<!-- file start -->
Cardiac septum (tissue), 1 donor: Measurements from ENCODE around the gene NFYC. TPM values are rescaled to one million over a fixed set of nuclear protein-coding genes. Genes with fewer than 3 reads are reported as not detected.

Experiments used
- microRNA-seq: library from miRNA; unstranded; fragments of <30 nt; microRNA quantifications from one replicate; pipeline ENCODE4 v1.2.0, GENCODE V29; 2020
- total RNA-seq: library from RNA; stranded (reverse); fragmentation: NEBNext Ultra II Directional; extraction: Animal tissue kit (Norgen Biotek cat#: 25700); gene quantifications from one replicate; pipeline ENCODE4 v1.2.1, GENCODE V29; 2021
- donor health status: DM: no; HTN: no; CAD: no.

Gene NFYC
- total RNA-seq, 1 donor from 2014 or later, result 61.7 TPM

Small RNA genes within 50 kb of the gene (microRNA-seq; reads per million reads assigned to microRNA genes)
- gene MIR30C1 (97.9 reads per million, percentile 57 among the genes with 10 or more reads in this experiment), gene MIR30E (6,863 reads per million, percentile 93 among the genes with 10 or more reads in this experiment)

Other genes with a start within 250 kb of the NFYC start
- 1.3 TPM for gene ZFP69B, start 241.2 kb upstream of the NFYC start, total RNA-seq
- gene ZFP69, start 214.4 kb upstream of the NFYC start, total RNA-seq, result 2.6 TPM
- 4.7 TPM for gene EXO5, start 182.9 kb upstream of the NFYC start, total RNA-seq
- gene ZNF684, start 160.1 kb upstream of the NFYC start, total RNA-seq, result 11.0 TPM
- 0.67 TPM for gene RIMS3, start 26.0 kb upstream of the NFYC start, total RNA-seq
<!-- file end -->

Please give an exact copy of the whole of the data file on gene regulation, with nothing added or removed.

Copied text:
Cardiac septum (tissue), 1 donor: Measurements from ENCODE around the gene NFYC. TPM values are rescaled to one million over a fixed set of nuclear protein-coding genes. Genes with fewer than 3 reads are reported as not detected.

Experiments used
- microRNA-seq: library from miRNA; unstranded; fragments of <30 nt; microRNA quantifications from one replicate; pipeline ENCODE4 v1.2.0, GENCODE V29; 2020
- total RNA-seq: library from RNA; stranded (reverse); fragmentation: NEBNext Ultra II Directional; extraction: Animal tissue kit (Norgen Biotek cat#: 25700); gene quantifications from one replicate; pipeline ENCODE4 v1.2.1, GENCODE V29; 2021
- donor health status: DM: no; HTN: no; CAD: no.

Gene NFYC
- total RNA-seq, 1 donor from 2014 or later, result 61.7 TPM

Small RNA genes within 50 kb of the gene (microRNA-seq; reads per million reads assigned to microRNA genes)
- gene MIR30C1 (97.9 reads per million, percentile 57 among the genes with 10 or more reads in this experiment), gene MIR30E (6,863 reads per million, percentile 93 among the genes with 10 or more reads in this experiment)

Other genes with a start within 250 kb of the NFYC start
- 1.3 TPM for gene ZFP69B, start 241.2 kb upstream of the NFYC start, total RNA-seq
- gene ZFP69, start 214.4 kb upstream of the NFYC start, total RNA-seq, result 2.6 TPM
- 4.7 TPM for gene EXO5, start 182.9 kb upstream of the NFYC start, total RNA-seq
- gene ZNF684, start 160.1 kb upstream of the NFYC start, total RNA-seq, result 11.0 TPM
- 0.67 TPM for gene RIMS3, start 26.0 kb upstream of the NFYC start, total RNA-seq